hinted eren bv dealers that the
nrica will - dfon lower before the
present situation becomes his
SAN FRANCISCO. March 12.
(API Motorists continued to
reap rewards today from the so-
called gasoline war which has
prevailed along the Pacific coast
the last month. Gasoline sold
in San ; Francisco and the bay
district for from 11 to 14 cents
All major oil : companies ihung
out 14-cent signs while Indepen
dent stations continued selling
at from 11 to 12 cents.
The Carnegie commission has
awarded nearly 2.500 medals
and more than $4,000,000 in
money for deeds of valor sinee
Moody's Composite Portfolio
HE woman with money to
invest Is1 well advised to con
fine . herself -to conservative
securities. 'But the modern
woman demands as well the
highest possible Income.
This combination of essen
tial security and desirable
high return Is achieved
through , Corporate Trust
Shares a trusteed Invest
ment in a diversified, fixed
group ef the prime common
stocks of America. Certificates
are available from 10 shares
tor 10,000 shares. The coupon
will . bring complete .informa
tion.' .; v.. . t.
Present Price abot
fcUSO per Share
- Return This Coupon
Hawkins & Roberts
x Please send me information
on Corporate Trust Shares,
without obligation. i . ' ' .
ETEE3 B JOuES
6MPPLE TO IIM
Each4 Gains a Fall Before
Two Hours are up; Joe"- i
Stecher "Delayed" ;
After ' two ' hours of gTuelling
wrestling1 in which each grapper
took one fall, the match between
Wildcat McCann and Henry ones
of Provo, Utah, ended in a draw
at the armory Thursday night,
Toung Joe Stecher failed to
show np to : meet MeCann as
eehedaled. Some local tana are ot
the opinion that Stecher was. not
desirous et meeting the sturdy
feline. At any rate. Matchmaker
Plant received a telegram from
Walla Walla stating that Stecher
had missed his train. There are
grappisrs who do not wish to
' McCann took a little more pun
ishment than did Jones -In the
pout, but stood up under It as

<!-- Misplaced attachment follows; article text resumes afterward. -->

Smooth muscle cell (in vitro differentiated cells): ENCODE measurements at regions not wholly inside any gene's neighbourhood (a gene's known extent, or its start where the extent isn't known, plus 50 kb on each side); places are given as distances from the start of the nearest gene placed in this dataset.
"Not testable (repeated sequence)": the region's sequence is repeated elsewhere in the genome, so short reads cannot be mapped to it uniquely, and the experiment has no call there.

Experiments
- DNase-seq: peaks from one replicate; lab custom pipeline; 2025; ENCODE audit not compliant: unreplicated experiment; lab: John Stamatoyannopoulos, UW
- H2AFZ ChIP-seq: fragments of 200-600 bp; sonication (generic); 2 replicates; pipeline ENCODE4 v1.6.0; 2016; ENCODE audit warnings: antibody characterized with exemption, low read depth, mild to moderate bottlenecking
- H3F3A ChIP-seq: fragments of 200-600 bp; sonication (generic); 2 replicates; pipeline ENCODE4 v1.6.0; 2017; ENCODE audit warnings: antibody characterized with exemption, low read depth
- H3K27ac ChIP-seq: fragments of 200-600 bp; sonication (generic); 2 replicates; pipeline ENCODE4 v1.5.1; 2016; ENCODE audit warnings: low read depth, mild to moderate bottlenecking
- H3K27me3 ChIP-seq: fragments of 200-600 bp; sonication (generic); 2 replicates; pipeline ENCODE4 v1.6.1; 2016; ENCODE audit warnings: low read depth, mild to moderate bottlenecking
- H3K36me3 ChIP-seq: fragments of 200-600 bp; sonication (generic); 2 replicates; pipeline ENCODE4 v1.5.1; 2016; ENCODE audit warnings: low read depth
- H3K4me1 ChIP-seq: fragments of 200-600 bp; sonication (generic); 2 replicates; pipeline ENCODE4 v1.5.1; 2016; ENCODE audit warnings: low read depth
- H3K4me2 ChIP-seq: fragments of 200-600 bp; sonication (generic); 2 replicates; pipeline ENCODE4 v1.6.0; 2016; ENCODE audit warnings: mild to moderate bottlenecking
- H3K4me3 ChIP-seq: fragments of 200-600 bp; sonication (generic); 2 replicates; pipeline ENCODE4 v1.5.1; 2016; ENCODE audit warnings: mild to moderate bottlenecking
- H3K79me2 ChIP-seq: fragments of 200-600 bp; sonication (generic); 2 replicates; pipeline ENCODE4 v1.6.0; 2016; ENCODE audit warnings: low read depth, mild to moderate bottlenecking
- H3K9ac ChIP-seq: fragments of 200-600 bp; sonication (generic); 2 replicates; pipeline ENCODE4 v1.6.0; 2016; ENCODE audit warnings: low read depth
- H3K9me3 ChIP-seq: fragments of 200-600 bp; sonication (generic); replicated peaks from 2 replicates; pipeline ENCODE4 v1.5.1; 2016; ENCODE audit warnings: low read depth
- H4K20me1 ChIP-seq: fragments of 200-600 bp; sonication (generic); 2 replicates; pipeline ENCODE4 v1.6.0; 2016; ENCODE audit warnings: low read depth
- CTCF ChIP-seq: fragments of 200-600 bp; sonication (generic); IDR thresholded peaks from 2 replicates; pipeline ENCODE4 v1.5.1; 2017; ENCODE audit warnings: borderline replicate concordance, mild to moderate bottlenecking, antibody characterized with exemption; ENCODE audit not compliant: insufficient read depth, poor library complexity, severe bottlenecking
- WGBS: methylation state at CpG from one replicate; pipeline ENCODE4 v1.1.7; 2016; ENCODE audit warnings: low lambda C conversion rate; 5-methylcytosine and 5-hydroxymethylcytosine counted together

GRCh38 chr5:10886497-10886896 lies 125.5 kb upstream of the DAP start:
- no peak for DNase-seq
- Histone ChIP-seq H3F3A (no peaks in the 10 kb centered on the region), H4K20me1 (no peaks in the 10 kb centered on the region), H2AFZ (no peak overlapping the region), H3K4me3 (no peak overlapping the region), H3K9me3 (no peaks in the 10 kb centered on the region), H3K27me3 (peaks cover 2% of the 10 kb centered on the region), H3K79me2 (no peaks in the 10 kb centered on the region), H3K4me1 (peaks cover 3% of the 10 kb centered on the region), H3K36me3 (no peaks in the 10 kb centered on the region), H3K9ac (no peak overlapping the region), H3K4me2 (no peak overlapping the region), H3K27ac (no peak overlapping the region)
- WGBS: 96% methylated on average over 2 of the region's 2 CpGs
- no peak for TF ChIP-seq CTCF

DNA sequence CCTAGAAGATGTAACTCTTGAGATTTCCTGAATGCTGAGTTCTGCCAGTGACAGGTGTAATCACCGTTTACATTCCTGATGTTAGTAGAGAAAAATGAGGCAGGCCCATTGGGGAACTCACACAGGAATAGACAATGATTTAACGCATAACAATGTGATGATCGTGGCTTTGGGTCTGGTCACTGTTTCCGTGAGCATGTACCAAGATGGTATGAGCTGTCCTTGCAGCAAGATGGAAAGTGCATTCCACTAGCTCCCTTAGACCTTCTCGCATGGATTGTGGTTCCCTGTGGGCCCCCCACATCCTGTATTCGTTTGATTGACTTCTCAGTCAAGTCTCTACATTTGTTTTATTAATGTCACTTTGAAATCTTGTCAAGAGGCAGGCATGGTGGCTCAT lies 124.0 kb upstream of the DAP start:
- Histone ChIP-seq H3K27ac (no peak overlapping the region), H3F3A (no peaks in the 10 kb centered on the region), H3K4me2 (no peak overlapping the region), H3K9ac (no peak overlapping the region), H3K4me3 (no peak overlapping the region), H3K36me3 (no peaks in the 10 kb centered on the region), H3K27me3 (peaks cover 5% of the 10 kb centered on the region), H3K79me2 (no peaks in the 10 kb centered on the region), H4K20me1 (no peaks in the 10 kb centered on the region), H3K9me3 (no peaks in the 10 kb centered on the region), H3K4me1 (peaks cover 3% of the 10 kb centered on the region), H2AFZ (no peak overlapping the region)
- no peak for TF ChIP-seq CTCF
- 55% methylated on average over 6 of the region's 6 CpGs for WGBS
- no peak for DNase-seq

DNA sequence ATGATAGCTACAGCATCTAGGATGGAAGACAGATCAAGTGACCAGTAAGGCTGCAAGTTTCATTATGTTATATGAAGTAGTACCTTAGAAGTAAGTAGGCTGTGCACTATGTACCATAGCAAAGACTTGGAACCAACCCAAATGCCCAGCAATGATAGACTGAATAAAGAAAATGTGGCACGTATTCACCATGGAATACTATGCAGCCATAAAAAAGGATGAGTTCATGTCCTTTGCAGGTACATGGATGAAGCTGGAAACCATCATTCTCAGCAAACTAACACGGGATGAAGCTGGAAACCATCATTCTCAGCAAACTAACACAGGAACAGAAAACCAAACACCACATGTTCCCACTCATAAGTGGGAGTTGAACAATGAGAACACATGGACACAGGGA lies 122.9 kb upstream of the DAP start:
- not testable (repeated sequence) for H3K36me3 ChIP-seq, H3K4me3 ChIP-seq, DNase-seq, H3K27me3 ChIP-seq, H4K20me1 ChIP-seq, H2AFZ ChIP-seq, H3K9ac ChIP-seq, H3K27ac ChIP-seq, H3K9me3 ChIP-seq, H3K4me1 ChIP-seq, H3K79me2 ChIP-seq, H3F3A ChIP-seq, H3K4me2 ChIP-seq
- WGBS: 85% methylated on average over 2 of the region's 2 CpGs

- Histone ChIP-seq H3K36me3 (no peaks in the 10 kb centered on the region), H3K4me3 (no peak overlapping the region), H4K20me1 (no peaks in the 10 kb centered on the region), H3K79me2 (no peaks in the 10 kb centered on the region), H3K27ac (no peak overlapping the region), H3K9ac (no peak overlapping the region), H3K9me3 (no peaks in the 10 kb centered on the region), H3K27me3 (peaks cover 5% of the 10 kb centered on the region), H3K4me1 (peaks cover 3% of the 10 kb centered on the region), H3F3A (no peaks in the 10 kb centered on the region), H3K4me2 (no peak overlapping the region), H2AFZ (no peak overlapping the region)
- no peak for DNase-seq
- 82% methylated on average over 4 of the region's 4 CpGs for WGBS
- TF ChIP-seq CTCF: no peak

P' v''V'':'''':''"''' ''''''
In Their Latest Laugh Riot!
STARTS SUNDAY, MARCH 15 ;
AND NOW! -
I Oh ! Boy what a Show 1 ' .!
!, . Roniance! fV 1 0"
m sex picture nor a Musical Com- i-VVj ! I
edy but a pictnre that will 1
thrill yon 'with ls glorioiu ro- jJ Jij
masiee, thrilllns; action and all : !j
j - Natural Celor ecemic arandeTsr. . I l
Hurry! 1! '!
I Continued Through
..-! " - GOON ,
FRIDAYS, SATURDAYS. SUNDAYS
: RETURN lITTUESDAYS
: Portland .
Kagrene 1.40 Vernonia 2.15
L Other points in proportion
This same basis of fares will apply for the
spring vacation .
Tickets on sale In both directions Between all points
' : SPECIAL TRAIN :
; Fridays, Saturdays and Sundays through March
An O. E. Special leaves 8alem 5:S5 p. m. for Portland, ar
rive Hoyt street .7:15 p. m. Will stop on flag between Salem
and Tualatin to pick up passengers for Portland. Retnrnlns
leave Hoyt fetreet 0:45 p. m. arrive Salem 11:25 p. m. stop
ping n flag- at stations between Tualatin and Salem to let
.off passengers from Portland. .
Chicago Civic Opera Co., Portland, Ilarch 12-13-14
E. F. ItOBEKTS, Oty fassenzer and Tkt, Agent. Tel. 727
I ' F Knowlton, General Agent, Potland
it - - V . TTtaT man It ti on A
of the- whestllng time both wob
bled out of the ring. Tbe wrist
locks, for which Jones is famous,
were hard to put on last night, as
the Wildcat has had plenty of ex
perience la evoldlDf them. Jones
wsl put in positions to take pun
ishment frequently and saved ,
himself by rubbing McCaan's back
with his kauckles.
, McCann took the , first fall in
52 minutes with his special reverse-
crab which caused Jones to
pat the mat. In the second canto
more dirty tactics were used, with
Jones starting most ot . them. -While
McCann went through his
usual motions and made himself
appear foul, Jones cleverly ap- ,
piled fierce shoulder butts to the
Wildcat's Jaw time end again end
also used his knees punlshlngly in
a like manner.
After 57 minutes et wrestling
featured by punishing I toe holds
end wristlocks. Jones took the
second tall when he brought Mc
Cann, down to the mat en his head
from an airplane spin.
iTwo Rowan county, K. C,
farmers sold 82,200 worth ot
Korean Lespedeia seed from an,
18-acre field. '
. Forest Grove ......
uuisDoro m .
lost POaar of ktra CaU M4.